It points out that age is not the only thing to keep in mind though, as your career, travel activities, lifestyle and health conditions can all add to the need to stay aware of vaccine-preventable diseases and the steps you can take to manage your risk.

Family nurse practitioners are part of the solution

All the statistics and shocking reports about preventable deaths have been available for some years, but has this made a big enough difference to the daily lives and choices of people living in the US?

Fortunately, primary health care providers have seized the challenge of becoming educators and information spreaders, as well as providing screening and vaccines. This is especially true of family nurse practitioners, whose training and responsibilities make them ideally suited to delivering preventative healthcare.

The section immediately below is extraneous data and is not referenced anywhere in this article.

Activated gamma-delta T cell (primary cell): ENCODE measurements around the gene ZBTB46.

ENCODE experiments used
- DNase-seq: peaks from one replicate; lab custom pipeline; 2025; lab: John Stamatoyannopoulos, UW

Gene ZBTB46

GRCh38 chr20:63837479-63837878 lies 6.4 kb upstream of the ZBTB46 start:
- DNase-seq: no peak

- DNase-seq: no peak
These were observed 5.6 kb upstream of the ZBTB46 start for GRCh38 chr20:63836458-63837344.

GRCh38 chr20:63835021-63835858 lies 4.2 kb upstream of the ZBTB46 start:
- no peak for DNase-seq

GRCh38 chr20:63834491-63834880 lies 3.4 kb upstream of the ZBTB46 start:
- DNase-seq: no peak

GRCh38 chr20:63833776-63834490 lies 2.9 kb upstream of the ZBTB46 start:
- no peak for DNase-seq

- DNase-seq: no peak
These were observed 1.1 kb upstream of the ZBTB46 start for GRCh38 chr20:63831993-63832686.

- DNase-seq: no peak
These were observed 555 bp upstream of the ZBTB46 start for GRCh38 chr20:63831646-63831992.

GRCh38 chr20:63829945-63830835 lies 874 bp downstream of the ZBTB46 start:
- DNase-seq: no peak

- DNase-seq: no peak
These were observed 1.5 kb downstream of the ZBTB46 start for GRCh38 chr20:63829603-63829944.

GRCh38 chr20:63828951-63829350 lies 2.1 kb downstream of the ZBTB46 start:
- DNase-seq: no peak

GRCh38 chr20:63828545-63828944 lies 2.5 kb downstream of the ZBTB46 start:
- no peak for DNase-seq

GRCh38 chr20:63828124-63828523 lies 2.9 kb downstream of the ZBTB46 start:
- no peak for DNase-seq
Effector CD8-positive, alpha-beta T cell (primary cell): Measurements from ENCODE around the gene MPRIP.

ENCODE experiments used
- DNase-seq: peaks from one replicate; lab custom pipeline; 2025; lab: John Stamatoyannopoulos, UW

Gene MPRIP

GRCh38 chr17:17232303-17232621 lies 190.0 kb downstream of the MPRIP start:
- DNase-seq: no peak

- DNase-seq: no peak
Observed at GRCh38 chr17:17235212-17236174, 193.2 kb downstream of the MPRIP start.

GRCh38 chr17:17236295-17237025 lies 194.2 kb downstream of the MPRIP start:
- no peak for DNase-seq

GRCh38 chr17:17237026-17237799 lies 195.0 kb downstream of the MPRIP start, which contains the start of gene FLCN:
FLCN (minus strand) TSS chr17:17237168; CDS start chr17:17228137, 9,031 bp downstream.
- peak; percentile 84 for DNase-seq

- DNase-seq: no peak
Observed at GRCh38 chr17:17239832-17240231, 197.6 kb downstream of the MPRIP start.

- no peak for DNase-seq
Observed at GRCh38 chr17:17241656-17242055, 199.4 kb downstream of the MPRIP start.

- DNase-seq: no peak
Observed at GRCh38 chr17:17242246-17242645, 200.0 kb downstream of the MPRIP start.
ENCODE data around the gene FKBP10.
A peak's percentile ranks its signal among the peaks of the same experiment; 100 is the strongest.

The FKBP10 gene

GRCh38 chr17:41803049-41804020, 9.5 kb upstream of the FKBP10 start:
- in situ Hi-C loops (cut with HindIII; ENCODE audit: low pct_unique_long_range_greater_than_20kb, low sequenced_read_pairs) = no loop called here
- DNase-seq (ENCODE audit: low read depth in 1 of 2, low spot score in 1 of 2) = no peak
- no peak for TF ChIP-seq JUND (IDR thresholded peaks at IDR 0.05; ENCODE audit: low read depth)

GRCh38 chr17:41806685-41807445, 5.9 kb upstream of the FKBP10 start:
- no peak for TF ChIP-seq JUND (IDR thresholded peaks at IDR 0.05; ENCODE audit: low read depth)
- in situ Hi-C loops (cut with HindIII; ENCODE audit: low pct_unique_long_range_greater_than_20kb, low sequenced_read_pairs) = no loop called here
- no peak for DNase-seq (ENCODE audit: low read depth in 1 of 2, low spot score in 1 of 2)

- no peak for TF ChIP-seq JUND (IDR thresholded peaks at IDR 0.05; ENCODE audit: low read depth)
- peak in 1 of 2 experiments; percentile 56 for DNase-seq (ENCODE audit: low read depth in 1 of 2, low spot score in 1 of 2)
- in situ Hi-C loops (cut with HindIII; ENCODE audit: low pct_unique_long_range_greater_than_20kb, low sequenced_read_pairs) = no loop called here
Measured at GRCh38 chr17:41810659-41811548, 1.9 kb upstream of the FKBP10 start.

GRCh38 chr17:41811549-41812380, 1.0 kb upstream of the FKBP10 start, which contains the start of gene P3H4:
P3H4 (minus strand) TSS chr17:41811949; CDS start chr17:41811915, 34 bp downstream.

This includes establishing a relationship of trust and openness with their patients, that enables FNPs to talk about healthier lifestyle choices. FNPs are also adept at knowing what questions to ask to elicit key insights from patients who may not even be aware of the risks they are facing.

Many healthcare providers who employ family nurse practitioners task them with educational projects in schools, colleges and other community organizations too, making the most of their leadership and innovation skills.

How FNPs prepare for this role

Family nurse practitioners are a classification of advanced practice registered nurses (APRN). This means they have more clinical knowledge and skills than registered nurses and are trained to do some tasks that were traditionally the responsibility of physicians.

This is largely why this nurse practitioner niche was created in healthcare. FNPs are particularly in demand in locations where doctors are sparse, such as rural areas, and in busy community clinics and medical centers with high patient numbers.

The role was also developed to meet the changing needs of modern communities. FNPs carry out functions such as championing the upkeep of patient records, performing physical exams, ordering or performing diagnostic tests, and prescribing and delivering treatment plans in a diverse range of healthcare settings.